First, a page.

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Low threshold – High ceiling (open ceiling investigations)

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Low threshold – High ceiling (open ceiling investigations)

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									   ‘Low threshold – High ceiling’ (open ceiling) investigations.

                     Shape and space – symmetry.

    Objectives         Year 6: Solving problems – Reasoning and generalising about
                       numbers or shapes.
                       76-7 Explain methods and reasoning, orally and in writing.
                       78-9 Solve mathematical problems or puzzles, recognise and
                       explain patterns and relationships, generalise and predict.
                       Suggest extensions by asking ‘What if….?’
                       80-1 Make and investigate a general statement about familiar
                       numbers or shapes by finding examples that satisfy it.
                       Develop from explaining a generalised relationship in words to
                       expressing it in a formula using letters as symbols.
                       Year 7: Begin to identify and use angle side and symmetry
                       properties of triangles and quadrilaterals; solve geometric
                       problems involving these properties, using step-by-step
                       deduction and explaining reasoning with diagrams and text.
                       Year 8 (level 5 – constructions)
                       Use straight edge and compasses to construct:
                        the mid-point and perpendicular bisector of a line segment;
                        the bisector of an angle;
                        the perpendicular from a point to a line;
                        the perpendicular from a point on a line.
 Initial Questions     How many lines of symmetry are possible in a quadrilateral?
                       In any shape?
Resources needed       Dotty paper (isometric and squared), plain paper; pencils,
                       rulers, protractors, (compasses)
 Further questions     Analysis:
   (Higher order        What do you notice about the three symmetry lines?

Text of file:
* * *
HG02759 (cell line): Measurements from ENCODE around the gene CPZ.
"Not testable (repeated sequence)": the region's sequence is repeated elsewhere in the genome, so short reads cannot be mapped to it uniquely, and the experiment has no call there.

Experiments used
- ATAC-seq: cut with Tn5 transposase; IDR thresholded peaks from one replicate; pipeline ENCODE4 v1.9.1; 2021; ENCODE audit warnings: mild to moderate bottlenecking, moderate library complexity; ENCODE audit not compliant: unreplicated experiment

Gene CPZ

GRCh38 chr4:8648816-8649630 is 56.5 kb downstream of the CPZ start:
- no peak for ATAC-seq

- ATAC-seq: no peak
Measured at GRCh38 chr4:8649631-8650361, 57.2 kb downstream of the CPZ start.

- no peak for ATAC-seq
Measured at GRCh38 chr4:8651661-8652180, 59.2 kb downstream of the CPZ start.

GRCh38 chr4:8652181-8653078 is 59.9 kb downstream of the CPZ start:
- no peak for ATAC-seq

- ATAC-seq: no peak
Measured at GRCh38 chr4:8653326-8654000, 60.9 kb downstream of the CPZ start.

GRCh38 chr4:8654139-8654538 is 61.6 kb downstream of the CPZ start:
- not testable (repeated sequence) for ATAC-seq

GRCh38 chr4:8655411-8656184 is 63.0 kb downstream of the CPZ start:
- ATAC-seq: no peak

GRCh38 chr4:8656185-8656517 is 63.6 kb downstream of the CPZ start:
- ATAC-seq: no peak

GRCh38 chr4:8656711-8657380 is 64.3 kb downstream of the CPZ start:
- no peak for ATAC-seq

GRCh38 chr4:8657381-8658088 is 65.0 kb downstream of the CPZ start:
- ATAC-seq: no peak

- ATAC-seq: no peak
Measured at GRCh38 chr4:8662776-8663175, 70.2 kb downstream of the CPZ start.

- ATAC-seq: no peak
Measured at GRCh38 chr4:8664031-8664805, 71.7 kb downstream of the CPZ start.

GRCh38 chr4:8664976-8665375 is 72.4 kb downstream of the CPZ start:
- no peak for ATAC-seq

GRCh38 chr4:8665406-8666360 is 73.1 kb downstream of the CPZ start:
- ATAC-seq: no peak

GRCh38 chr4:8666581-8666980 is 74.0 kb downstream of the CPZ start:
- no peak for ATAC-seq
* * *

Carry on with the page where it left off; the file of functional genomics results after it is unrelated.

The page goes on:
questions, using      What do you notice about two / four symmetry lines?
Bloom’s taxonomy)       What do you notice about the lines of symmetry through
                       shapes with an odd number of sides? How is this different from
                       the shapes with an even number of sides?
                        Are any features of even-numbered sided shapes with 3
                       lines of symmetry are the same / different? (Any different from
                       Odd-numbered sides).
                       Synthesis:
                        (What) If I pulled this point along this line of symmetry,
                       what would happen to the shape? What would I have to do to
                       keep three lines of symmetry?
                        What other features could you explore?
                       Evaluation:
                        How would you prove that no quadrilateral could have three
                       lines of symmetry?
                        Explain why you think two lines of symmetry cross at 90°.
                       Could two lines of symmetry cross at any other angle? Why
                       not?
                        If a triangle had two lines of symmetry, why must it have a
                       third?
                        Why can’t we use either dotty papers for regular
                       pentagons?

								
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